After trying his hand at science-fiction, winning an Oscar, and testing himself with a one-actor film about a dude with his hand stuck under a rock, director Danny Boyle returns to familiar territory with 'Trance': the lives of scheming, feuding thieves. When Boyle makes movies about criminals, he rarely focuses on their crimes to look instead at their fallout -- these are what we might call "after-the-heist films." The heist, in a Boyle movie, is the easy part. It's living with yourself, and your accomplices that's hard.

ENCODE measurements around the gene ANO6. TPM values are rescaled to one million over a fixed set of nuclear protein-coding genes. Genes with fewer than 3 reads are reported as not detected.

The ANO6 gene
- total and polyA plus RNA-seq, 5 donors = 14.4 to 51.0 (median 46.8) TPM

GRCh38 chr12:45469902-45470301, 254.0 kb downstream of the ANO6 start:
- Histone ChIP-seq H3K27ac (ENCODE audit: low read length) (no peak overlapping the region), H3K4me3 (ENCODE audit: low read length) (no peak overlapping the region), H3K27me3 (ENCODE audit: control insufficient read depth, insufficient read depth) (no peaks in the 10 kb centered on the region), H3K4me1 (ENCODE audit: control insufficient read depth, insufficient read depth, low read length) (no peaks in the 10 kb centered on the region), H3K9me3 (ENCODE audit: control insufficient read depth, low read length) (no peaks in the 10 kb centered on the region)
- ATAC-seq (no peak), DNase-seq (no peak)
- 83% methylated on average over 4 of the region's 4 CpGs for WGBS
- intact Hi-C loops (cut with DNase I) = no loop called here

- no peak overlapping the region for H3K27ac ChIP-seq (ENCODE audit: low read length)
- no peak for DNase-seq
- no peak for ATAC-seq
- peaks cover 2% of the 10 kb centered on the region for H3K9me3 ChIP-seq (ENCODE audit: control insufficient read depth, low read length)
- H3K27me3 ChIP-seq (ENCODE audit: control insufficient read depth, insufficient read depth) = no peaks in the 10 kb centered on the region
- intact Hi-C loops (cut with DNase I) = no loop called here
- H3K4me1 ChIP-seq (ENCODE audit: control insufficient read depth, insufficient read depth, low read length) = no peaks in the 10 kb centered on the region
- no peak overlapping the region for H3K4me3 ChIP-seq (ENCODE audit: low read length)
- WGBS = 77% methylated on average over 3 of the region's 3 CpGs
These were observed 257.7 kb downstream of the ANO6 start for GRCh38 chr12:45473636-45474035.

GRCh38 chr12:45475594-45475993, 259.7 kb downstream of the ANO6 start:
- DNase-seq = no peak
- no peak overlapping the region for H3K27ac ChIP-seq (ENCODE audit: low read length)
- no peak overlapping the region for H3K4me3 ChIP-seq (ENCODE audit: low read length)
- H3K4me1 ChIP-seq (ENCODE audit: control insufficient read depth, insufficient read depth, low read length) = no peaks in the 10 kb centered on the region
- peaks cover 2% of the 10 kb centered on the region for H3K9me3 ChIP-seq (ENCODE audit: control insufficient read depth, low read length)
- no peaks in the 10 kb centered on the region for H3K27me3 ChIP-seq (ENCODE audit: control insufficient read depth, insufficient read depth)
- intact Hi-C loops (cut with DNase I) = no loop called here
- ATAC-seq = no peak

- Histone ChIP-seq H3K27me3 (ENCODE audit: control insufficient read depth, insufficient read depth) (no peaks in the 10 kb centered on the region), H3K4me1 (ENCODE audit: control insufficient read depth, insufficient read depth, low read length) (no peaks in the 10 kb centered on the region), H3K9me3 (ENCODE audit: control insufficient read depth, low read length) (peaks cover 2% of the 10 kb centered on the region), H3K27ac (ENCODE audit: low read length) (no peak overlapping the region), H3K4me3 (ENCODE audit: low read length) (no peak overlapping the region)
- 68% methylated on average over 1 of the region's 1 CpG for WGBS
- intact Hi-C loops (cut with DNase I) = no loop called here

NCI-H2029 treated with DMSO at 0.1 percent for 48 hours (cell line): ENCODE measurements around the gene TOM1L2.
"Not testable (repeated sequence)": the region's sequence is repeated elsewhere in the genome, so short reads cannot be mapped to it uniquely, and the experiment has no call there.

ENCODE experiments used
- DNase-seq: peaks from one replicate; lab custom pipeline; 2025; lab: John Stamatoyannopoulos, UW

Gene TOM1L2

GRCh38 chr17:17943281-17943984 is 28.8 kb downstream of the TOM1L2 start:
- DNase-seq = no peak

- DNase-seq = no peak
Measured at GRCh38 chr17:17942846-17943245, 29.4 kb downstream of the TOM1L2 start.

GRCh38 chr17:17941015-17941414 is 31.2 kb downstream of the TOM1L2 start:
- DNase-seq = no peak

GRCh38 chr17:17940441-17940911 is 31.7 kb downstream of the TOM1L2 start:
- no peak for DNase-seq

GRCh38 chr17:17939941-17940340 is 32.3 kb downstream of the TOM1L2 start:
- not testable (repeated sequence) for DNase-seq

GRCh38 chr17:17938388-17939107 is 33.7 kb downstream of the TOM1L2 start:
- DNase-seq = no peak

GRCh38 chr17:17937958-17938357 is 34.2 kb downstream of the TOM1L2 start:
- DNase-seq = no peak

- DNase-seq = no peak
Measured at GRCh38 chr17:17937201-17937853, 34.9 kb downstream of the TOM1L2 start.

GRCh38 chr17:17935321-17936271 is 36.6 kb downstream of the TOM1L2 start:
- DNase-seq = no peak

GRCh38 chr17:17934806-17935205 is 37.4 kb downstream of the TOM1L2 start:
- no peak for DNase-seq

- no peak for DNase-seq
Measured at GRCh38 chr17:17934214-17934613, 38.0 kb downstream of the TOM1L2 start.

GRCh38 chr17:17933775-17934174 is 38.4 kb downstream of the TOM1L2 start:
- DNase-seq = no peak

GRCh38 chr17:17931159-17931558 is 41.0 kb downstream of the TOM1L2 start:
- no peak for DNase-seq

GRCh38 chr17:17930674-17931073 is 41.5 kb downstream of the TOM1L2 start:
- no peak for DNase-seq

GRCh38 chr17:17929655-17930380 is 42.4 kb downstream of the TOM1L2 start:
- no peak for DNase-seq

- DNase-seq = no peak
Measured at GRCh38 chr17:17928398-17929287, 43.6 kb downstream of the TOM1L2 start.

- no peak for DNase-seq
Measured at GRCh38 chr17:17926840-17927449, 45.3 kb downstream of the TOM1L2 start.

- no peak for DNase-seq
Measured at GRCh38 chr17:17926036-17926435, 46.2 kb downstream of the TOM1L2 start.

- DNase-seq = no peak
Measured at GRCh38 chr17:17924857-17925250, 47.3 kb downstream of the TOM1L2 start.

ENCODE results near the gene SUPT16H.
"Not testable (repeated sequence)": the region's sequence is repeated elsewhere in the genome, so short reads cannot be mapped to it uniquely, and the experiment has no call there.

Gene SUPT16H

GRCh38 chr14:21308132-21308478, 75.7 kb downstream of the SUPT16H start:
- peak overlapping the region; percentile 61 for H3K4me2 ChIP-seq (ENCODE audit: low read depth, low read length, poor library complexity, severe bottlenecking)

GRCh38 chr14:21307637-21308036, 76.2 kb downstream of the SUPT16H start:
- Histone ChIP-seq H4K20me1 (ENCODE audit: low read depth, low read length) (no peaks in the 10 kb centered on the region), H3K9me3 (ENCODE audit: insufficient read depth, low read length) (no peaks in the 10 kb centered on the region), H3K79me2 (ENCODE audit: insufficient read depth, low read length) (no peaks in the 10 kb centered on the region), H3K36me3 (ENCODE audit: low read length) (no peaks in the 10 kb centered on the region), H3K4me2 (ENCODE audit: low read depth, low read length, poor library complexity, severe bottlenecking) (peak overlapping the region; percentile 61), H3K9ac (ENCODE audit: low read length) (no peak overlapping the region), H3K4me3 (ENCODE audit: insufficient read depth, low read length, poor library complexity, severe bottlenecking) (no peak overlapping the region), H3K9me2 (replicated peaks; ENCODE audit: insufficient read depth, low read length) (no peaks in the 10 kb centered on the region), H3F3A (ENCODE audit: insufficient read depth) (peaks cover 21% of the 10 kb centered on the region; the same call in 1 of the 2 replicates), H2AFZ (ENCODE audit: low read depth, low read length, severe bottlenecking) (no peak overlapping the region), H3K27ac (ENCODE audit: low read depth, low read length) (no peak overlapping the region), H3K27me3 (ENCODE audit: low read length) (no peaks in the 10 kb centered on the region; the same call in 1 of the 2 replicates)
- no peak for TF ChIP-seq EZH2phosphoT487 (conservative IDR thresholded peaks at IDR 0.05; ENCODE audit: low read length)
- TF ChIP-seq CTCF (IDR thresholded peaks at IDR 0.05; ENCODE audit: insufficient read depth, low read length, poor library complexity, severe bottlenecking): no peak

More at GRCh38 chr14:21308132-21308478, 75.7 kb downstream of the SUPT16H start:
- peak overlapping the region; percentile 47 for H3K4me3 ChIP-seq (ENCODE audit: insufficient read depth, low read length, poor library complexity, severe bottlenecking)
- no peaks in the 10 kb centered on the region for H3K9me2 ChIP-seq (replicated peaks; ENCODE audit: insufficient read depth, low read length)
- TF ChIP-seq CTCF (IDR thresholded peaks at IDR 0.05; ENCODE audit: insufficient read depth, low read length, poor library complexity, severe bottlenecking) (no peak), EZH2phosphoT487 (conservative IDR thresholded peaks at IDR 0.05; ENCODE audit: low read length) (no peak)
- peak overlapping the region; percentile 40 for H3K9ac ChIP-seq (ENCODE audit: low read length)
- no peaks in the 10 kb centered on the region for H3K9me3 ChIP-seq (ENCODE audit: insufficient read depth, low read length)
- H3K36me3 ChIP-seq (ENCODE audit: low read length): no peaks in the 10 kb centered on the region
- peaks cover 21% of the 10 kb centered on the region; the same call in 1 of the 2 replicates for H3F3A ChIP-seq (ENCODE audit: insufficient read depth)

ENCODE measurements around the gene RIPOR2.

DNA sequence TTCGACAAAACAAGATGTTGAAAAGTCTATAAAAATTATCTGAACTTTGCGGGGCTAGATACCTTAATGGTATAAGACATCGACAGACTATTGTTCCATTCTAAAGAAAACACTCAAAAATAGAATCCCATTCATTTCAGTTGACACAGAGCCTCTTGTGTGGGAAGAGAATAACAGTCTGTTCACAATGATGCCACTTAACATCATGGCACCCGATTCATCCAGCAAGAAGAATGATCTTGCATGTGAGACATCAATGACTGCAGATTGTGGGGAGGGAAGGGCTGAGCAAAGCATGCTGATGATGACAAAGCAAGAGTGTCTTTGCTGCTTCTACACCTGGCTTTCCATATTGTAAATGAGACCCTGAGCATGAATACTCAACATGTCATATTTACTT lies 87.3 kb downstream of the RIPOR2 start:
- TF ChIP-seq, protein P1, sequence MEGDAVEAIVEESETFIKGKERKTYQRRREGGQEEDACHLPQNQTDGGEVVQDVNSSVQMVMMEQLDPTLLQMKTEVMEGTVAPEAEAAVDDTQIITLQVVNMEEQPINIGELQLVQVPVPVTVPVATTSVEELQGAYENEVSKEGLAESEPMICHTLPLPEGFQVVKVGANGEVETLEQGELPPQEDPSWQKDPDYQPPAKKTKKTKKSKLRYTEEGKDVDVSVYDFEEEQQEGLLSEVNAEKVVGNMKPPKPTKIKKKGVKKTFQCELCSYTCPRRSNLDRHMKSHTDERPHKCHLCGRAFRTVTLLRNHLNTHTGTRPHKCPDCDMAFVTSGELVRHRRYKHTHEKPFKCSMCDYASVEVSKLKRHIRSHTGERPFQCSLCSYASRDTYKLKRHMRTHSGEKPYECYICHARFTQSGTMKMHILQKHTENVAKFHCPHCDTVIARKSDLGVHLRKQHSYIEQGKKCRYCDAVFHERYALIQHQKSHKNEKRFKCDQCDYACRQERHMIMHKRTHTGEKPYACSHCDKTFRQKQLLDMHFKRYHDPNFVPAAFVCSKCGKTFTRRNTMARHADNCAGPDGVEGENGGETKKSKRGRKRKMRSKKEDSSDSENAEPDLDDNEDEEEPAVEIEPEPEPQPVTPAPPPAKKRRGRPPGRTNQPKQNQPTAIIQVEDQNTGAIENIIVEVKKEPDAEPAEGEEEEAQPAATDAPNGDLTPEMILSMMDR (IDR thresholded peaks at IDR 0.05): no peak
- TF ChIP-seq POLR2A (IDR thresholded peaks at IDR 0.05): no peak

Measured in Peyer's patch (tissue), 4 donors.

My grandmother, Rhoda Singer, died earlier this year. She lived much of her life in Brooklyn and was a Brooklyn Dodgers fan. Her favorite player was Pee Wee Reese, the Dodgers' scrappy white shortstop who famously silenced a racist Cincinnati crowd by putting his arm around his black teammate Jackie Robinson during pre-game warmups.
I thought about my grandmother a lot while watching '42,' the new biopic of Jackie Robinson and his quest to break the color barrier in baseball. On an intellectual level, I can tell you a dozen things wrong with the movie, from its excessively preachy dialogue to its bloated length. But on an emotional level, I have to admit that this movie bypassed my brain and grabbed my heart, pulling each and every string contained therein firmly and repeatedly. It's a pretty good tribute to a great man. And when Pee-Wee and Jackie embraced on that field in Cincinnati I cried.